Are Skittles Vegan?

Are Skittles Vegan?

Yes – skittles are vegan.

Perhaps the words “Skittles, taste the rainbow” brings you back to childhood, or maybe it makes you think of all of the delicious colors of the rainbow.

Or, maybe you were born in a barn and have never heard of skittles…

Anyways, if you’re new to the vegan lifestyle and have been wondering if skittles are suitable for a vegan diet – know that they are an all vegan plant-based candy that doesn’t contain any animal ingredients.

What are Skittles?

Mars Incorporated is the company that owns skittles, the chewy rainbow colored small UFO shaped of candies that have been around since before you were born.

Skittles did contain gelatin in the recipe back in 2010, but this ingredient is no longer found in these candies.

Skittles is the number one non chocolate candy amongst all candy retailers in the United States.

Skittles Ingredients

Sugar

Corn Syrup

Partially Hydrogenated Palm Kernel Oil

Citric Acid

Tapioca Dextrin

Modified Corn Starch

Natural and artificial flavors

Artificial Colors

Sodium Citrate

Carnauba Wax

*These are the ingredients found in the original skittles recipe.

Potential Non-Vegan Skittles Ingredients

Within the vegan community, there are a few controversial ingredients that some vegans are averse to eating.

Cane Sugar

White sugar that’s not organic is more often than not processed with bone char (ground-up animal bones), which some vegans may not agree with. This is done for a whiter sugar shade. Even though these animal byproducts do not end up in the final product, the fact that it’s been in contact with animals is enough for certain vegans to opt out of consuming this ingredient.

Refined cane sugar is often sugar that’s derived from sugarcane or from beet sugar that comes from beets. This is not always a vegan friendly ingredient, but if the sugar is organic – it’s a different story.

Artificial and Natural Flavors

Natural flavors are sourced from anything “natural,” which means they could pretty much be derived from anything under the eyes of the law.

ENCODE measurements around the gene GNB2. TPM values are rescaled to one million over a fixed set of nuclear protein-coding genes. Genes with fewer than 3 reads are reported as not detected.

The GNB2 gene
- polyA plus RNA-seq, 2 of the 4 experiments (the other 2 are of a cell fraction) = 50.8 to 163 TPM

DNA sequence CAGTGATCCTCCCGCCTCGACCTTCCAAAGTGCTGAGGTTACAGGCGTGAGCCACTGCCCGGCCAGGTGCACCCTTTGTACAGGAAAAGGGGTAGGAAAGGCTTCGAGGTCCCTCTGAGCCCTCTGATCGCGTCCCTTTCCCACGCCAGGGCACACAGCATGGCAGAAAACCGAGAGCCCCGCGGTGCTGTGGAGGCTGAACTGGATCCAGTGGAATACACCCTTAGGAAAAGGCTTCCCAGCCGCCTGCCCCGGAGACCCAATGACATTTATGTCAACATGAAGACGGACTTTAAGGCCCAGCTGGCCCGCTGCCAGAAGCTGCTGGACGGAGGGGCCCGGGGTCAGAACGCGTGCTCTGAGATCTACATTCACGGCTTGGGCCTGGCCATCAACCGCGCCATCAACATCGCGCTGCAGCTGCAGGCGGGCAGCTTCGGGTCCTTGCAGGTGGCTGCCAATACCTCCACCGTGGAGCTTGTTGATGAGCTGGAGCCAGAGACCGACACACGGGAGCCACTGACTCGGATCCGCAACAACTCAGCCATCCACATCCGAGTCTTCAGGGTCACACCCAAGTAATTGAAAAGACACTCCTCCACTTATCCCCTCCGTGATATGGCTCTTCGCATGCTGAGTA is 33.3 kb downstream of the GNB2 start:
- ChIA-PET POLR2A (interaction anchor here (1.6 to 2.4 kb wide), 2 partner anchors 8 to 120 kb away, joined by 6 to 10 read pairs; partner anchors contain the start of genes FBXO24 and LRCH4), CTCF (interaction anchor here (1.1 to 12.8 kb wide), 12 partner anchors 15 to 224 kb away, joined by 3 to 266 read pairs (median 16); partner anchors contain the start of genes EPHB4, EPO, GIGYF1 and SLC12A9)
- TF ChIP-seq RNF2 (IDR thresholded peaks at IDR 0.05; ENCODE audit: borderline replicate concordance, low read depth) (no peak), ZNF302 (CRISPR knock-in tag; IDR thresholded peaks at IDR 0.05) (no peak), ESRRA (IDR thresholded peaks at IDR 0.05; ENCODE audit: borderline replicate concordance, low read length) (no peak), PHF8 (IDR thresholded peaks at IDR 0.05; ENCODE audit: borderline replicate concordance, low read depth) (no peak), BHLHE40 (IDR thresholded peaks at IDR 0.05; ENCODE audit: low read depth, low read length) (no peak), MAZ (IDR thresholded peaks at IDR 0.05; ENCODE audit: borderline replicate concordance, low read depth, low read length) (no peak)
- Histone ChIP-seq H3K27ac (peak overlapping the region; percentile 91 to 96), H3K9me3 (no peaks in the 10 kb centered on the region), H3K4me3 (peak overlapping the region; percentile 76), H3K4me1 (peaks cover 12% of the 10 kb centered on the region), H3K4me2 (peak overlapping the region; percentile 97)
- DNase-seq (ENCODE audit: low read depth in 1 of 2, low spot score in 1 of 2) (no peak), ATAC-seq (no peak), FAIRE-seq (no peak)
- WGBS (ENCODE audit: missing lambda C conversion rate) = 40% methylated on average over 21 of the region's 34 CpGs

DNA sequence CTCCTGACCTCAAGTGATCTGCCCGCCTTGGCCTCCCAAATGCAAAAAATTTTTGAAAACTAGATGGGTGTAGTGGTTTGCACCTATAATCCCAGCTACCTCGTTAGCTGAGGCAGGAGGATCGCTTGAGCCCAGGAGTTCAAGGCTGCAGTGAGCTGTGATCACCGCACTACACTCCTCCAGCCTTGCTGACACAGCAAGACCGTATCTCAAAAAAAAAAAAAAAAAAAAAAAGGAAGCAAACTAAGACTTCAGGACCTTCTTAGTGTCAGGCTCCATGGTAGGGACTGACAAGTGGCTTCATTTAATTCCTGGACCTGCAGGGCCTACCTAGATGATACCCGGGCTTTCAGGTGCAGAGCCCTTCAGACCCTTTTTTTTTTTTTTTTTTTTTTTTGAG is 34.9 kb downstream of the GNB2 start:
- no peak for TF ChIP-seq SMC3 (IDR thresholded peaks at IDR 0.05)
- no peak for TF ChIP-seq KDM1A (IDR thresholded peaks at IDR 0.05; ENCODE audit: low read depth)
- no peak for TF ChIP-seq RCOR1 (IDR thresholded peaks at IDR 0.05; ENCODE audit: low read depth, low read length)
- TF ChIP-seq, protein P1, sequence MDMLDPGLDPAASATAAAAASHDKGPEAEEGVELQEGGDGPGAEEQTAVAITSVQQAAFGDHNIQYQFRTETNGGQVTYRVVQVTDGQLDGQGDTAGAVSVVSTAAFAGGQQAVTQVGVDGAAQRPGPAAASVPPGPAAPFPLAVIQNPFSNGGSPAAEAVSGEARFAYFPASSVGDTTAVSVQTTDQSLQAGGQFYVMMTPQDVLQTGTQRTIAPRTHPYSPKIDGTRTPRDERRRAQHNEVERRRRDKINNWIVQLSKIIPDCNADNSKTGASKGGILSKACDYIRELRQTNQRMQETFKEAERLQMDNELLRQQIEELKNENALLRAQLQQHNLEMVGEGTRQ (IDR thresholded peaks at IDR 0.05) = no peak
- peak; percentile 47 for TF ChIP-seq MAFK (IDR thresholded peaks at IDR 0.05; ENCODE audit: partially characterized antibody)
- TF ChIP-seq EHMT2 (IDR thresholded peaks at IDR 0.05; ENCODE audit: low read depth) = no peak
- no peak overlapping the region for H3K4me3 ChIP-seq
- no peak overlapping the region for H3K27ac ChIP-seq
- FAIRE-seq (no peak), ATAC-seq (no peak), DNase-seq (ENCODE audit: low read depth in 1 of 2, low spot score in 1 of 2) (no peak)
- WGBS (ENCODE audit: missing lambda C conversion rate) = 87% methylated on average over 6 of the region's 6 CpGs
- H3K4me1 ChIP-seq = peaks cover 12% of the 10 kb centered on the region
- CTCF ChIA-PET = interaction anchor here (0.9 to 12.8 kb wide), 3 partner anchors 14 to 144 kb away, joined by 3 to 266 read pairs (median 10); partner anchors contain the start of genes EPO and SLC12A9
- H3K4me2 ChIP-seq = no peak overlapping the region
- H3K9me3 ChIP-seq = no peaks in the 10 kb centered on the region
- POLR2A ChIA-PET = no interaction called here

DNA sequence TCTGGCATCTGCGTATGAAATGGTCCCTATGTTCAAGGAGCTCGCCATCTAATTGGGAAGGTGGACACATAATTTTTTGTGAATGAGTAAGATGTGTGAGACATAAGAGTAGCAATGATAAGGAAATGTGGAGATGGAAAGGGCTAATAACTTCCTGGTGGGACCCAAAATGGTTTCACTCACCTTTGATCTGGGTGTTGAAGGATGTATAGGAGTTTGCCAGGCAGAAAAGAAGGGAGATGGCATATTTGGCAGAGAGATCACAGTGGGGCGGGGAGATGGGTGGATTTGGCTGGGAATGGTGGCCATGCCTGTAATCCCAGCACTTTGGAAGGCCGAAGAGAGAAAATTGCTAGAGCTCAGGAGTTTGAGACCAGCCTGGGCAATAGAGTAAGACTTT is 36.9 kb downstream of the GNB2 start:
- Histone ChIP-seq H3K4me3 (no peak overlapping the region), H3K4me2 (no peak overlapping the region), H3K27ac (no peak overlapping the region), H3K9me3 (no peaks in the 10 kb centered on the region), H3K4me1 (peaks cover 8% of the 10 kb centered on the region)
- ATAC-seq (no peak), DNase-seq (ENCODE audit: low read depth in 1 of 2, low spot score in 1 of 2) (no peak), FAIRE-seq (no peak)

Fish, meat, and eggs are all natural ingredients, but aren’t necessarily all vegan.

Some examples of natural flavor include fruit, meat, spices, vegetables, herbs, dairy, eggs, and other plant materials.

Natural flavorings doesn’t necessarily mean healthy or that it’s a vegan ingredient.

It’s difficult to know from exactly where the natural flavorings in a product are sourced from with all of the options, but it’s always a possibility to contact the company directly.

Natural flavors are a Federal Department of Agriculture (FDA) regulated ingredient, so it’s not likely you’ll encounter any harmful ingredients.

So, any substance that’s used to provide flavor to a food item that isn’t able to be derived from a plant, animal, herb, spice, root, eggs, dairy products, leaves, poultry, or plant material is a natural flavor; whereas, artificial flavorings are synthetically created, chemical ingredients that aren’t able to be made from any typical plant or animal products, which is why they classified as artificial.

Artificial Colors

These ingredients are used to give bright color aesthetic to food products.

Some vegans are opposed to the animal cruelty associated with artificial colors.

The artificial color Blue 1 is sourced from petroleum, and is used in certain marshmallow recipes as an additive. It’s a lab made synthetic chemical that poses health risks to both the animals its tested on as well as humans.

Mice, rats, and dogs are guinea pigs for animal testing experimentation, and many do actually die as a result. Blue 1 testing on mice has led to cancer and tumors amongst them, which is suffering that may not be necessary as a result of these cruel and unnecessary experiments

Hyperactivity, difficulty concentrating, and irritability in children has been linked with consumption of this ingredient.

Since 1955, recorded consumption of artificial food dyes has increased 5 times over in the U.S. However, there are countries that have banned certain food dyes – for example, Europe has prohibited the manufacturing of Red 5 in Europe for its adverse health effects.

Some might argue that the parent company of Skittles supports studies with animal testing since they include artificial colors in the recipe list at all.

As you can see, despite gelatin having been removed from the ingredients list ten years ago, there are still some controversial ingredients of concern for certain vegans in the Skittles recipe.

Skittles Flavors

Seeing as how we are living in the 2020s with all of the options in the world, it’s no surprise that there are more than just a few flavors of Skittles to choose from.

Original Skittles

Skittles Original


These are the old school skittles, if you really want to taste the rainbow.